Greece celebrated in Friday the historic anniversary of the integration of the Ionian Islands with the mainland.
Greek President Katerina Sakellaropoulou laid a wreath at the Monument of the Union of the Ionian Islands in Corfu to mark the anniversary.
“Today we celebrate the integration of the Ionian Islands in the national body, which was the first expansion of Greece after it was established as an independent state in 1832.
“We commemorate the glorious morning of May 21, 1864, when the British guards were replaced by Greek military units, the Greek flag was raised at the fortress of Corfu and Thrasyvoulos Zaimis, as a proxy of King George I, officially accepted the handover of the Ιοnian islands
“A moment of national joy, which granted the Ionian Islands the much coveted union with Greece and our country an island complex with a long history, a high level of culture and a passionate, democratic ethos,” the President of the Republic said after the event.
After nearly six centuries of Venetian rule, the Ionian Islands fell successively under French, Russo-Turkish (as the “Septinsular Republic”) and finally British control (as the “United States of the Ionian Islands”).
British rule of Ionian Islands
It was at the Congress of Vienna in 1814 and 1815 which granted the United Kingdom full sovereignty over all of the Ionian islands, after the British navy defeated the French.
The Ionian Islands then was given a bicameral legislature, titled the “Parliament of the United States of the Ionian Islands,” and composed of a Legislative Assembly and a Senate, something very similar to what the USA has.
The United States of the Ionian Islands was formed as a federation, with each one of the seven main islands constituting one member-state in the federation.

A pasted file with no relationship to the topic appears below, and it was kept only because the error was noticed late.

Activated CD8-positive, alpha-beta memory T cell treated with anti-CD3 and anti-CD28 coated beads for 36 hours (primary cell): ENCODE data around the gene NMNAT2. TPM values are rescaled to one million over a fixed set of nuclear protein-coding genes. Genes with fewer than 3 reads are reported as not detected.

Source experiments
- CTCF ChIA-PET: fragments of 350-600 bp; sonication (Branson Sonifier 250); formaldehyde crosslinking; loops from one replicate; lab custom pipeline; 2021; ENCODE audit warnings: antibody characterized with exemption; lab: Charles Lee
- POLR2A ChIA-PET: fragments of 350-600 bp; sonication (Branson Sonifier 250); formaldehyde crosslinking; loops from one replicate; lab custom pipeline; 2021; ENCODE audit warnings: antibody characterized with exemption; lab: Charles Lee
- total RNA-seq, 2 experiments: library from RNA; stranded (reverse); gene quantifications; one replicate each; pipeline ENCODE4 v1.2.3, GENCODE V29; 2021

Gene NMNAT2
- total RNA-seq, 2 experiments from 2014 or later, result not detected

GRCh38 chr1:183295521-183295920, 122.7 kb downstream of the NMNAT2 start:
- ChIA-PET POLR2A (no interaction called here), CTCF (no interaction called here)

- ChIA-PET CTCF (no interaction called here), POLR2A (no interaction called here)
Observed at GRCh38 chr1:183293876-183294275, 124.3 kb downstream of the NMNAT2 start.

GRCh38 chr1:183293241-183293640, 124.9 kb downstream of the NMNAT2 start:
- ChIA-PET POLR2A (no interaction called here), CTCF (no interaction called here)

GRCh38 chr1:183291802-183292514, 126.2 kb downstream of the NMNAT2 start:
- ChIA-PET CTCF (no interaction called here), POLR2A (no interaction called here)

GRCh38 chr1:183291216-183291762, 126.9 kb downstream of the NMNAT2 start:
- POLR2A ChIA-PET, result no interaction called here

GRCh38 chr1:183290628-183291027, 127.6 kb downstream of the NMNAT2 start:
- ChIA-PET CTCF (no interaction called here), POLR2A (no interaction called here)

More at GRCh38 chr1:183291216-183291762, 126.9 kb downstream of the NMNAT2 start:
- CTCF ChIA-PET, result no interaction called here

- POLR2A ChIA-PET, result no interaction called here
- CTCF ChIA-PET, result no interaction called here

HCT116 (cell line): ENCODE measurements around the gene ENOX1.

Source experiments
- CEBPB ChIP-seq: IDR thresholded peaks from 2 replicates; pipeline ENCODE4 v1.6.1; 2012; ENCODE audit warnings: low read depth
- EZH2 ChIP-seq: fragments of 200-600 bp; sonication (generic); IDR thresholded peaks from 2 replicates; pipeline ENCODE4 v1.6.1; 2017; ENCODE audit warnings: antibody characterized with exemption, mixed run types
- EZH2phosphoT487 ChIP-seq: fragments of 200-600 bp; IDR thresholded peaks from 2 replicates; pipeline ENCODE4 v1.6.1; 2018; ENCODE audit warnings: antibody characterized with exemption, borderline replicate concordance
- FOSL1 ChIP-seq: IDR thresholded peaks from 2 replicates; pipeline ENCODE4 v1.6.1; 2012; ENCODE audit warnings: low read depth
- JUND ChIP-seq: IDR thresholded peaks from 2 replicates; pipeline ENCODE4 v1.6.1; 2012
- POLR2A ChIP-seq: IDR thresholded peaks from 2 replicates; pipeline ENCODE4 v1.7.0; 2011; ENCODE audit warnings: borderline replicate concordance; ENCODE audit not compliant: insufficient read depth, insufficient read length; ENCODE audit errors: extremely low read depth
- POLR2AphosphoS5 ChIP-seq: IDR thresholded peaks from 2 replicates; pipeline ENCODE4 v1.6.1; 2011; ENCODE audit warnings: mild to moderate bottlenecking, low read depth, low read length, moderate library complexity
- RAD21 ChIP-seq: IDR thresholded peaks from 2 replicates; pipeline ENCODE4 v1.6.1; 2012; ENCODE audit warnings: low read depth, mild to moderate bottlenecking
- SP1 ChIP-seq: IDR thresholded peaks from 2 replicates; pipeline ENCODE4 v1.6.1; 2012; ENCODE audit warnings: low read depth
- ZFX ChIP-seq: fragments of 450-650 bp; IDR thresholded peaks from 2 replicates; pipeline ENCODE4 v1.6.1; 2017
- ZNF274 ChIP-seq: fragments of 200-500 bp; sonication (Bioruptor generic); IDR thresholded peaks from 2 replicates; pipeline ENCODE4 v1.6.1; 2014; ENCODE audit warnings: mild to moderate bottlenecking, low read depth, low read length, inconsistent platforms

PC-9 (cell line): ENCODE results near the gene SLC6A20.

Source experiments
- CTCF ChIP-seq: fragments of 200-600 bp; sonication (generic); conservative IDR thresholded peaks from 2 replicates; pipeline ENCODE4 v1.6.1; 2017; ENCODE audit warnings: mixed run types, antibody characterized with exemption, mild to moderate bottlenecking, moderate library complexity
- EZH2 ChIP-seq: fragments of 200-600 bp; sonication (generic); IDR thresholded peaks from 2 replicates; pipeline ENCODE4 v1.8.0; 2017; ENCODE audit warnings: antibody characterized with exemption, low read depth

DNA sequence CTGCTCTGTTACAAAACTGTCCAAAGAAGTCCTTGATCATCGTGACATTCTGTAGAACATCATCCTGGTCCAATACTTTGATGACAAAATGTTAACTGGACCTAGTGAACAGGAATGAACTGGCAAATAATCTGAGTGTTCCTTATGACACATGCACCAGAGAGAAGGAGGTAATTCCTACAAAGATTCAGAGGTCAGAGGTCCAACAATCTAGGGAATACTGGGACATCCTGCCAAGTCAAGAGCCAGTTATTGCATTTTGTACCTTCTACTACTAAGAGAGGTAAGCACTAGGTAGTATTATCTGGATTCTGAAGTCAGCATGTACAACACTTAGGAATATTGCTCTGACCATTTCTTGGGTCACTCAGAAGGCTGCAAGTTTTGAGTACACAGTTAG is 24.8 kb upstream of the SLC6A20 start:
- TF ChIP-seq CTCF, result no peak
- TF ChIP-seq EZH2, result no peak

This was depicted not only in the coat of arms of the island federation, but also on its coinage.
In order to maintain its sovereignty on the islands, the UK appointed a ”Lord High Commissioner of the Ionian Islands,” who was traditionally chosen by the British monarch.
The capital of the United States of the Ionian Islands was Corfu, where the chambers of the Assembly and the Senate were established.
The union with Greece
As was only natural, the islanders gradually but steadily began to demand a political union with their motherland, the Kingdom of Greece.
Skirmishes took place on most of the islands between the Greeks and the British throughout the decades of British rule, with the British Army often intervening to impose order.
The final years of British rule were actually quite difficult for the islanders.
The British decided to make Greek the official language of the States, something that surprisingly had not been the case in the past.
The party of the Radicals demanded union with Greece, and many of its MPs, including Detoratos Typaldos, Frangiskos Domeneginis and Telemachus Paizis among many others, signed the proposed parliamentary bill which called for the union of the United States of the Ionian Islands with Greece nearly fifteen years before the union actually occurred.
The United Kingdom, as it has done throughout the history of the British Empire, responded with force and violence to the growing movement for independence and union with Greece.
Persecutions, arrests, imprisonments and exile were their common practices to suppress the growing desire of the local people to join with their Greek motherland.
Eventually, on March 29, 1864, after nearly a decade of turbulence, the United Kingdom decided to offer the Ionian Islands as a present to the newly-enthroned King George I of Greece, who was a dyed-in-the-wool Anglophile.
Thus, on May 28, 1864, by proclamation of the Lord High Commissioner, the Ionian Islands were officially united with Greece, beginning the new, modern chapter in their long history.